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Pros: works for a while.
Cons: works for a while.
Other Thoughts: It appears, but I have not proved, that the wireless access point stops working after some period of time. It *appears* what has happened is that the wireless connection went down, my Android phone will merrily switch to the main router, but my daughter's iPhone 6, would not, and instead switched to cellular data, and racked me up some GB of data.
For the record, I mirrored the SSID and password of the main router, but put this device on another channel.
I have since gave it another SSID and pw, and still had issues, so I just unplugged it, save this problem for winter when i am looking for something to do.
What ever happened, unplugging both units and plugging them in clears the issue.
My router is Asus RTN16 (or something like that), running DD-WRT.
No issues noted with a Rosewill adapter, Android phones, or Chromebooks, just the iPhone. But they might have just switched to the main router. Again, I would have to play around, and it would also require me to take a risk that the iPhone would start hitting the cellular connection (when I least expect it), and it would require my daughter to keep track of it. In other words, probably never.
I was detecting the wireless connection going down with the Android app "Wifi Analyzer" by farproc. I have read that an app on the iTunes store has the same name but is not from the same author.
Consider the above *unproven*, it might have been what happened, then again the truth might be something else.
Pros: See previous review
Cons: Been having issues with this now. Unplugging and replugging the larger unit clear the problem - but try telling that to a kid that has to do homework online now.
It could also be my fault.
So far I have tried physically removing a Bluetooth adapter and a Rosewill Wifi adapter, no dice.
Pros: Works. I bought this for extending WiFi, and hopefully so I can relocate my Network Extender (micro cell phone tower) to a better location than in the basement, without having to pull cables.
I haven't really had the chance to stress this thing out.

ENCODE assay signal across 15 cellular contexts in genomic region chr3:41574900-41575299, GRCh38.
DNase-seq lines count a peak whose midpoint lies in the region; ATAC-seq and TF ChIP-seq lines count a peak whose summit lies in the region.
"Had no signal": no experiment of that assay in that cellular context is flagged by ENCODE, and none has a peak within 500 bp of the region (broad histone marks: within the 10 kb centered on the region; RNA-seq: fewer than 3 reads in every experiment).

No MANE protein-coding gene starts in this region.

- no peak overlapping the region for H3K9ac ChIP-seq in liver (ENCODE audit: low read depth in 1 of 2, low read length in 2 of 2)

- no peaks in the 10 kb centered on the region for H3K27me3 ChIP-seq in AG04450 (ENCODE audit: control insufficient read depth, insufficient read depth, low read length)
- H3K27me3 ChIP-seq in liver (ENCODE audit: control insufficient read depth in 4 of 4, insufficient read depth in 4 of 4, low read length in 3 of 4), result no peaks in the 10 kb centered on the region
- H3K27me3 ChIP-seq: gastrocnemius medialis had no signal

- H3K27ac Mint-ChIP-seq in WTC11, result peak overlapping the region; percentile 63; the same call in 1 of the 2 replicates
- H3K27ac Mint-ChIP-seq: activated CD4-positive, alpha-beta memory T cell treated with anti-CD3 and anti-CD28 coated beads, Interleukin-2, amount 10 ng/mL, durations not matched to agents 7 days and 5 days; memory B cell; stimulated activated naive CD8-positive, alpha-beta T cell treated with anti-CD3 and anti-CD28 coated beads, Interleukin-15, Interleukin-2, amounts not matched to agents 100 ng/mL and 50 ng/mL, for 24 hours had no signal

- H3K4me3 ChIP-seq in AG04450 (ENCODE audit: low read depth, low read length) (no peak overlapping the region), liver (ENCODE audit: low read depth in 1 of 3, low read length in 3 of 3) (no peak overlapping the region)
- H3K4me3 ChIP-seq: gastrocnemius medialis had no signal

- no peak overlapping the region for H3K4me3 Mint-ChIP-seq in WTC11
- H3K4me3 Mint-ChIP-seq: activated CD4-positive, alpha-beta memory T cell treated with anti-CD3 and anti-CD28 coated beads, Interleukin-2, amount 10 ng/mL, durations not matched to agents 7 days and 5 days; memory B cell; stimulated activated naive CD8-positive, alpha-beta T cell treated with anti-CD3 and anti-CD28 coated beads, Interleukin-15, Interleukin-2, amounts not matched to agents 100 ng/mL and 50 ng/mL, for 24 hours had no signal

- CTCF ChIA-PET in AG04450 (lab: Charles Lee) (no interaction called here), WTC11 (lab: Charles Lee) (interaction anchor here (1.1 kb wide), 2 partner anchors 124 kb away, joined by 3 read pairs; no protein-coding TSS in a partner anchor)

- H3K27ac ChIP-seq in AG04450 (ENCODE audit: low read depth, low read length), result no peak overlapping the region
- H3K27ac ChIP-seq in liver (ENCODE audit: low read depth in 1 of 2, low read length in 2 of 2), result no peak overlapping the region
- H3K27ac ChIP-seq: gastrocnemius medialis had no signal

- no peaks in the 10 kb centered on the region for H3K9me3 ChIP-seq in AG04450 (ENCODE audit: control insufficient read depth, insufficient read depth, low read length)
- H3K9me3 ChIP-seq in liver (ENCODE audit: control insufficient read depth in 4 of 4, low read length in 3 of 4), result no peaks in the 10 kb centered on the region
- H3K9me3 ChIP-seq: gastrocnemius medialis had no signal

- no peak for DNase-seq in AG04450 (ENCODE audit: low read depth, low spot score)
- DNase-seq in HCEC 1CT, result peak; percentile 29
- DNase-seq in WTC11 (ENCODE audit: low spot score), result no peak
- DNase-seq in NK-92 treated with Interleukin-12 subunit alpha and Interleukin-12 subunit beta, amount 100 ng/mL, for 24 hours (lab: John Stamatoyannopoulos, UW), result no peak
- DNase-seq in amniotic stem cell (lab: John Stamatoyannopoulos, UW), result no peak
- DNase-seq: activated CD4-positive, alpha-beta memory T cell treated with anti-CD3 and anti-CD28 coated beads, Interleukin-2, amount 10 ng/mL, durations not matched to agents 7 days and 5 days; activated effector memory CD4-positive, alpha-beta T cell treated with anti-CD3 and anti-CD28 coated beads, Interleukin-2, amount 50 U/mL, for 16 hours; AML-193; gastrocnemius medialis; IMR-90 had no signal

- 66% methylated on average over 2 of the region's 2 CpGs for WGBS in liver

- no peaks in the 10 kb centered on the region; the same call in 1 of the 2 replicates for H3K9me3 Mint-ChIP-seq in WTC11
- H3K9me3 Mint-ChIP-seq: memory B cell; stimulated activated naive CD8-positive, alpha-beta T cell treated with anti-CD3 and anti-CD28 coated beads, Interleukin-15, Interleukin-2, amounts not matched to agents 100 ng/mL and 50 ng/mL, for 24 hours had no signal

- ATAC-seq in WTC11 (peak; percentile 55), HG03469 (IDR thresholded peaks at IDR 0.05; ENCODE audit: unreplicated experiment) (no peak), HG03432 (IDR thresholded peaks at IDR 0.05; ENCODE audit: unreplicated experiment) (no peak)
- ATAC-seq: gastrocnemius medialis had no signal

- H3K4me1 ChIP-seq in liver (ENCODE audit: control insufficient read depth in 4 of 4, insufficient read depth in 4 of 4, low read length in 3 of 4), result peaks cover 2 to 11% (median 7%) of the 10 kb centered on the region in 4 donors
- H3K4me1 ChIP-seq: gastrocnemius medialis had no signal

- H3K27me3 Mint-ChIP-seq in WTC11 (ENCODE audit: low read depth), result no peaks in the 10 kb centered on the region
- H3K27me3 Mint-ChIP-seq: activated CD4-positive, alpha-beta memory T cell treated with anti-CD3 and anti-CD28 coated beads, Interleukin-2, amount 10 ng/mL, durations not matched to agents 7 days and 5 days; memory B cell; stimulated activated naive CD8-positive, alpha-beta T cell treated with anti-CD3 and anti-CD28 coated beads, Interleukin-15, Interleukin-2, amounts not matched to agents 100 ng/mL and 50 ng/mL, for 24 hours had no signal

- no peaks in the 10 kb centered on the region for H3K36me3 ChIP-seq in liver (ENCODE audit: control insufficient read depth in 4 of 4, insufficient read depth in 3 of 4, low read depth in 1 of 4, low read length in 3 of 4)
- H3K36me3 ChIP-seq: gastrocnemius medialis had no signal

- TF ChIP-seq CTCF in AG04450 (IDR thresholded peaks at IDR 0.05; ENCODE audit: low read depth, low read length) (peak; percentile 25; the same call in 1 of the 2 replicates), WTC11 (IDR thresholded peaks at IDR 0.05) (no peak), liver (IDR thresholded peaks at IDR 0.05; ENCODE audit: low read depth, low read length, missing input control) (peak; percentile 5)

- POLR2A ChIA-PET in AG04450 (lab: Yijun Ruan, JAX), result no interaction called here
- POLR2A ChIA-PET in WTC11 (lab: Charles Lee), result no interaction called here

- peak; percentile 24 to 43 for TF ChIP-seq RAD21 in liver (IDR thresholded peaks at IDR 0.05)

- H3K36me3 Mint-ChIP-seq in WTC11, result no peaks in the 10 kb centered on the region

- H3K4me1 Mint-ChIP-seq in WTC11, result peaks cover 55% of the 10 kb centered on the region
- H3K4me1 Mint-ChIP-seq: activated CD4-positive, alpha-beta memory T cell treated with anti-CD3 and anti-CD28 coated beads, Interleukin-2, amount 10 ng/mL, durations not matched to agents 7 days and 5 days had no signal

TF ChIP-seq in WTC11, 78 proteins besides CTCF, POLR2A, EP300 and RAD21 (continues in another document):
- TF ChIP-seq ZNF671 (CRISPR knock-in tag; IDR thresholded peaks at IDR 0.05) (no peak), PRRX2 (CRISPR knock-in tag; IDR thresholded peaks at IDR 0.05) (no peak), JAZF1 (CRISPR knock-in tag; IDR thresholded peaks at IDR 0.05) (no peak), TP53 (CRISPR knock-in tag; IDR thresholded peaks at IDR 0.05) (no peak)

Cons: Had an issue that ti wouldn't recognize the power line pairing until I unplugged and re-plugged both in. Not a biggie.
No pass thru outlet. Wouldn't be such an issue but typically all the outlets in older homes are filled up, and you can't plug this into an outlet strip or a UPS that has surge protection.
Won't work when the power goes out either then, since you can't plug it into the UPS. You might ask does that matter, and you are probably right, other than with a UPS you can keep your modem and router running long enough to save and close any network operations.
Other Thoughts: You place the smaller unit near your router and the bigger unit where you want the RJ45 and second WiFi. If you think about it for a while, it makes sense, more to do on that end.
You might want to take a picture of all the MACs and passwords printed on the underside before you plug them in. I didn't change the power line password (you can if you want).
I read some where on the internet (DD-WRT website?) that WPS is not as secure as you would think, and took the recommendation to just manually set up the wifi SSID and password.
You access the smaller unit with one piece of software, and the larger unit with something else that finds its IP address then opens up a web page. If you have ever accessed your router's settings from a browser you should be right at home. My router has DD-WRT. I created a virtual SSID and mirrored the settings of the virtual whatever-its-called.
Oh - another advantage to accessing the internal settings, you can change the channel it is on, especially if its the same as your router or your neighbor. Or, you can put it on your neighbor's channel then watch for the Xfinity van to come to their house to fix their wifi. :)
I use the Android app "Wifi Analyzer" to check channels, but there are many others, and I am sure there's an Apple version too.